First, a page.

Man With a Mission:
An Interview with Andrew Vachss
Originally published in Crime Times, Vol. IV/Issue 5,
Plenty of writers start out almost as hobbyists, working a "regular" job and writing in their spare time, until their books become popular enough for them to quit their jobs and write full-time. Andrew Vachss (the last name rhymes with "fax") is another story entirely. The chances that he will give up his legal practice, devoted exclusively to the defense of children, are slim and none. He views his novels as just another way to carry on the fight against the exploiters and abusers of children. If they can save one victim, they have done their job.
Vachss is a slim, intense man in his mid-40s, whose career has included a stint as the head of a prison for violent teenagers, a visit to Biafra in the last stages of its abortive secession from Nigeria and Midwestern community organization projects under the leadership of the legendary Saul Alinsky. His first novel, Flood, hit the mystery field like a truncheon when it first appeared in 1985. A look at New York from a vantage point well outside the system, it was a debut that instantly established him as a major player. Strega, Vachss' follow-up, was even more effective—and it made clear the author's major theme, the fight against child abuse.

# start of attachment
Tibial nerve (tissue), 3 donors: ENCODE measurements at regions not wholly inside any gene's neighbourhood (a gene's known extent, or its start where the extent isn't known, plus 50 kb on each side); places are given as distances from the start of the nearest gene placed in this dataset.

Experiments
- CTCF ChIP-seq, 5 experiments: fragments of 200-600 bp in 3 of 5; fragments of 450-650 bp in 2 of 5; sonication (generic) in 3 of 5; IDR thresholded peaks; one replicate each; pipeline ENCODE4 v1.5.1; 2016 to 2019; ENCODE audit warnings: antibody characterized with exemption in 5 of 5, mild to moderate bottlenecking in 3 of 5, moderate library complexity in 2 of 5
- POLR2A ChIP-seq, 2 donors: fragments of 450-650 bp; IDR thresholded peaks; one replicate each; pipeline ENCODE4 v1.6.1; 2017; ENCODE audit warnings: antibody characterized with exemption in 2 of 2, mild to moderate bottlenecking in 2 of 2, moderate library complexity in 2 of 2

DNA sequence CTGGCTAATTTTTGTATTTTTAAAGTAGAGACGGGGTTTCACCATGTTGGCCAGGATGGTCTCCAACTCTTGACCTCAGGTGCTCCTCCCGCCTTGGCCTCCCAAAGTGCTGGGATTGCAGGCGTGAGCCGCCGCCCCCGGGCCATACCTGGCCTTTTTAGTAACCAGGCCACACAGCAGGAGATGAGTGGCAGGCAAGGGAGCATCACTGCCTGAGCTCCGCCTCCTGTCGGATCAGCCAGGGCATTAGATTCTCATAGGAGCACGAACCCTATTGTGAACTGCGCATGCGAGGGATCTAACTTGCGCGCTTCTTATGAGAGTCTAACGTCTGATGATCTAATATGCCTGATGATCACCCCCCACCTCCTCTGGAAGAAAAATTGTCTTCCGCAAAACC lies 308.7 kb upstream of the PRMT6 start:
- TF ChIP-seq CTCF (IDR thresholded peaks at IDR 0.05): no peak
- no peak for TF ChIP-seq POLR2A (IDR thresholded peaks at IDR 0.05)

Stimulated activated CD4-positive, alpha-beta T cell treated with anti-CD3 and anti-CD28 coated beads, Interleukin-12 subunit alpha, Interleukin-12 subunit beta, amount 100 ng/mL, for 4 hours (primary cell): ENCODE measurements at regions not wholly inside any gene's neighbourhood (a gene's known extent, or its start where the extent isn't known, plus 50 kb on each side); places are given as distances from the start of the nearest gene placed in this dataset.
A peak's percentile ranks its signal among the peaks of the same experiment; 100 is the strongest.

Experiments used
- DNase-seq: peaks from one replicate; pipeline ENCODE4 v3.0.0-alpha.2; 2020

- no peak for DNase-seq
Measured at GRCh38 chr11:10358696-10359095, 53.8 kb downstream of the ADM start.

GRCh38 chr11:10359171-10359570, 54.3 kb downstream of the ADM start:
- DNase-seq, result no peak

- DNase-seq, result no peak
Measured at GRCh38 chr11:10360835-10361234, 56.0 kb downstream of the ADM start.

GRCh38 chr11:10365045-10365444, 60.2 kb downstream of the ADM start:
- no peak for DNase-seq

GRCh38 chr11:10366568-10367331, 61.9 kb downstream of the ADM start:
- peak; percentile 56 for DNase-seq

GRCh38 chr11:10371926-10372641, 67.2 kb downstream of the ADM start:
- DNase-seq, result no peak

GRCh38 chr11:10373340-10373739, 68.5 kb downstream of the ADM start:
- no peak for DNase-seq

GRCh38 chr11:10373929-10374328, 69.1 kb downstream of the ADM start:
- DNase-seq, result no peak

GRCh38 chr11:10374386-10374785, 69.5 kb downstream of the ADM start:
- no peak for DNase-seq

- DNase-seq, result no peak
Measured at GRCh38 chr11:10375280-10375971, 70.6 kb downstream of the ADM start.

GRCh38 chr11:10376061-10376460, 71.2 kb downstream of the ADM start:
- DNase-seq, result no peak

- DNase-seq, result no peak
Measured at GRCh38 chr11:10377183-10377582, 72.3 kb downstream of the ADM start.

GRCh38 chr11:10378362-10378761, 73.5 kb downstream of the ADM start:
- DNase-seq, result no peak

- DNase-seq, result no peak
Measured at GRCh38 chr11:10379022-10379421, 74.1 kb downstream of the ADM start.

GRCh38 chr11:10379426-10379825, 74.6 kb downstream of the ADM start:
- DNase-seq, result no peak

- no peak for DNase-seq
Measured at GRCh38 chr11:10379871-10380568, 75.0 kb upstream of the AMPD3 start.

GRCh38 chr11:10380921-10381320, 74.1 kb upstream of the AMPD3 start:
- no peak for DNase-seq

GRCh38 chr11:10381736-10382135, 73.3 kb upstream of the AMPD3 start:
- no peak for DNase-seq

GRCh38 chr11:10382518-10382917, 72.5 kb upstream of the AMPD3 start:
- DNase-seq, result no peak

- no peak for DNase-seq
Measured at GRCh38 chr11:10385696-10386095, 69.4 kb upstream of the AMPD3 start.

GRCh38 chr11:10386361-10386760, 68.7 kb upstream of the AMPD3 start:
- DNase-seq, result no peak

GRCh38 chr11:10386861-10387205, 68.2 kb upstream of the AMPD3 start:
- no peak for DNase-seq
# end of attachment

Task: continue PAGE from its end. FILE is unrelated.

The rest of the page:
With Blue Belle, his third novel, Vachss turns his sights to the theme of incest, examining the growing role of organized crime in catering to the tastes of pedophiles and others who exploit the helpless. CRIME TIMES called him at his Manhattan legal office, and his raspy but animated voice carried enough conviction to convert anyone to his cause. But we'll let the author speak for himself; without further preamble, here's the word from Vachss himself.
C.T.: Blue Belle is your third novel about Burke, so for readers just catching up to you, why don't you begin by telling us what sort of character he is, what his background is?
Vachss: It's a hard thing to do, because I don't see these as books but as chapters in a single book, and one of the things I'm trying to do is reveal more and more about the characters and motivations of various players as they respond to different situations. But essentially, Burke is a practicing criminal, who is kind of an urban version of a survivalist. He is a state-raised child, without any family—biological family, at least—and he plays by a set of rules that are just as rigid as society's rules, but they are not in fact society's rules. It's not easy to describe with adjectives; I think you have to define his personality by his behavior.